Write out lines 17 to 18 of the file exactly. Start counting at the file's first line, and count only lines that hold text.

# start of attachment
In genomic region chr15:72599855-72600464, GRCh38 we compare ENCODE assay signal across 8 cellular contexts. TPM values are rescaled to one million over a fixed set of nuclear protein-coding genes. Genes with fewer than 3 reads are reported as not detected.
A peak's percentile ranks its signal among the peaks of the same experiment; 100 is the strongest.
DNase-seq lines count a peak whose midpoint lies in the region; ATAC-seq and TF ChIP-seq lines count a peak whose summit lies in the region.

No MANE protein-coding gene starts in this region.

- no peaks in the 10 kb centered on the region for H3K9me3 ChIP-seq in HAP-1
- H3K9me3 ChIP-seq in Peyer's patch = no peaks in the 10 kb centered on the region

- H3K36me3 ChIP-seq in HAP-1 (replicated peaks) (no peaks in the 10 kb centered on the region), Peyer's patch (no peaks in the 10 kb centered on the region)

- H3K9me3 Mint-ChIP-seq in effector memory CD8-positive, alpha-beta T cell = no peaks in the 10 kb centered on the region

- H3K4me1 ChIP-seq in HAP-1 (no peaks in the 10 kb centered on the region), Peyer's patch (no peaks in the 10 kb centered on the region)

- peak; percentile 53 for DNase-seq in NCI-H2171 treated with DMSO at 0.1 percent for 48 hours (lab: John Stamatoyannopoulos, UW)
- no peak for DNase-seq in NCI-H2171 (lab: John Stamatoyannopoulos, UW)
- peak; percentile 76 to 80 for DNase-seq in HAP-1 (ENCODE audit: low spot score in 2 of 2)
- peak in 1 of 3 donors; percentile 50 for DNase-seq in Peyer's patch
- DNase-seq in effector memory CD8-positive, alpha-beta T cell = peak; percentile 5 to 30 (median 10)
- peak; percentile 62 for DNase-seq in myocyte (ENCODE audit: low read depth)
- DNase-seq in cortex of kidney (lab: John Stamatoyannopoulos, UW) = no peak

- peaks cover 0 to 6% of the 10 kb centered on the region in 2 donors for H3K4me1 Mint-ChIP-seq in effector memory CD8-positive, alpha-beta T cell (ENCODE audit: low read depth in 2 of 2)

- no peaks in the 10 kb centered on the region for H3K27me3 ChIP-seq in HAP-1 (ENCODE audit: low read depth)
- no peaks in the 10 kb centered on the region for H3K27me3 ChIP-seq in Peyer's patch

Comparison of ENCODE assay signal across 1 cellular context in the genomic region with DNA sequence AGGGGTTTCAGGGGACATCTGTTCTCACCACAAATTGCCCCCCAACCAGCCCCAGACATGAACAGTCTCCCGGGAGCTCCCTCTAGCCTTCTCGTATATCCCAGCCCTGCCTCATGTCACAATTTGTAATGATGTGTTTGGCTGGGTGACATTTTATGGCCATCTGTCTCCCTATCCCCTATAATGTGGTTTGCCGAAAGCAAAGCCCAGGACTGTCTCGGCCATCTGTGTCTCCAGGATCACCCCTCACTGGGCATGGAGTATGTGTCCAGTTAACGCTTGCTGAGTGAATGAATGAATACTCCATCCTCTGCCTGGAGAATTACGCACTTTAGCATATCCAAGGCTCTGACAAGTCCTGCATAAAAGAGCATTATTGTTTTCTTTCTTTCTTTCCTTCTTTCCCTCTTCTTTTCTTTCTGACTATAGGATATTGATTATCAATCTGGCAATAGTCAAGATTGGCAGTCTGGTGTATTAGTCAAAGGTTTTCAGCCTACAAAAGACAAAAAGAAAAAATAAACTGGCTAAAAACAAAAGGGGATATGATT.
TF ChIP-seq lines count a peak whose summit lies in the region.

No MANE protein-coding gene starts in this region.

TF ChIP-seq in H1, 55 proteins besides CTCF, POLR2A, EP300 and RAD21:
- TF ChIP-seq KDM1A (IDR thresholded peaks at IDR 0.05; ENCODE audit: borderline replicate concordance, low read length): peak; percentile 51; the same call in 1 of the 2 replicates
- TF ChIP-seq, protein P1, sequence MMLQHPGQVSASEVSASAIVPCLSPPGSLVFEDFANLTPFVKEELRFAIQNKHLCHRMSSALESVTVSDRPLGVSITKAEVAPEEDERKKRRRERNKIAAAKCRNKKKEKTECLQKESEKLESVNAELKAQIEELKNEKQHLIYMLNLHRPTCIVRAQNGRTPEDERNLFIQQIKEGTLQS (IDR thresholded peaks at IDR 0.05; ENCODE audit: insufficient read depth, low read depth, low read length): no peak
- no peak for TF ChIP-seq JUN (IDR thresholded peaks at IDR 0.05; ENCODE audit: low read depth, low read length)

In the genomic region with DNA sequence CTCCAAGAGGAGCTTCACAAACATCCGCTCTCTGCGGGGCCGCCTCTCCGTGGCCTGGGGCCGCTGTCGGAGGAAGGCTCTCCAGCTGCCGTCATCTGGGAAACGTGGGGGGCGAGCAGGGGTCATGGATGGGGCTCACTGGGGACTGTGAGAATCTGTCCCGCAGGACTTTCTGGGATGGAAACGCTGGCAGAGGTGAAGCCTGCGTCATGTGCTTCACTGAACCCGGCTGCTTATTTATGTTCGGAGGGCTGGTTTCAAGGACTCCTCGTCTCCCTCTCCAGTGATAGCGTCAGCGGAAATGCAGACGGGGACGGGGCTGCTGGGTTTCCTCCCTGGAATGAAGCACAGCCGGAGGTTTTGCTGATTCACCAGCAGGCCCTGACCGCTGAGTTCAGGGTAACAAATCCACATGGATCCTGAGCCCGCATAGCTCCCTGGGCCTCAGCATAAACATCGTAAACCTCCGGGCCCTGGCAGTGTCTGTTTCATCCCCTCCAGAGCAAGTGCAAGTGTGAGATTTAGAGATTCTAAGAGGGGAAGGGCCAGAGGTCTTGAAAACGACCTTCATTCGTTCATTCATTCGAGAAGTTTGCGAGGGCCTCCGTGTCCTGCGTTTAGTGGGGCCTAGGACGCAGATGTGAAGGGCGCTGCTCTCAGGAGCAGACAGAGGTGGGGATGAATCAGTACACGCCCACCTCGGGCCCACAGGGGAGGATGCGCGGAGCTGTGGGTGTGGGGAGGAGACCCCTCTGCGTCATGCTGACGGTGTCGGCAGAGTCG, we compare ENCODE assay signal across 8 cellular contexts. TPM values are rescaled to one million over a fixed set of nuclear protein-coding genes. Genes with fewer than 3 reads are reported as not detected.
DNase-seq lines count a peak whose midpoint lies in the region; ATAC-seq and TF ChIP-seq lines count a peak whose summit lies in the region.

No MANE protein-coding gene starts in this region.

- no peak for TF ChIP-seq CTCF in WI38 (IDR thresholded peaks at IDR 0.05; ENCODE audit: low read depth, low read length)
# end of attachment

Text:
- peaks cover 0 to 6% of the 10 kb centered on the region in 2 donors for H3K4me1 Mint-ChIP-seq in effector memory CD8-positive, alpha-beta T cell (ENCODE audit: low read depth in 2 of 2)

- no peaks in the 10 kb centered on the region for H3K27me3 ChIP-seq in HAP-1 (ENCODE audit: low read depth)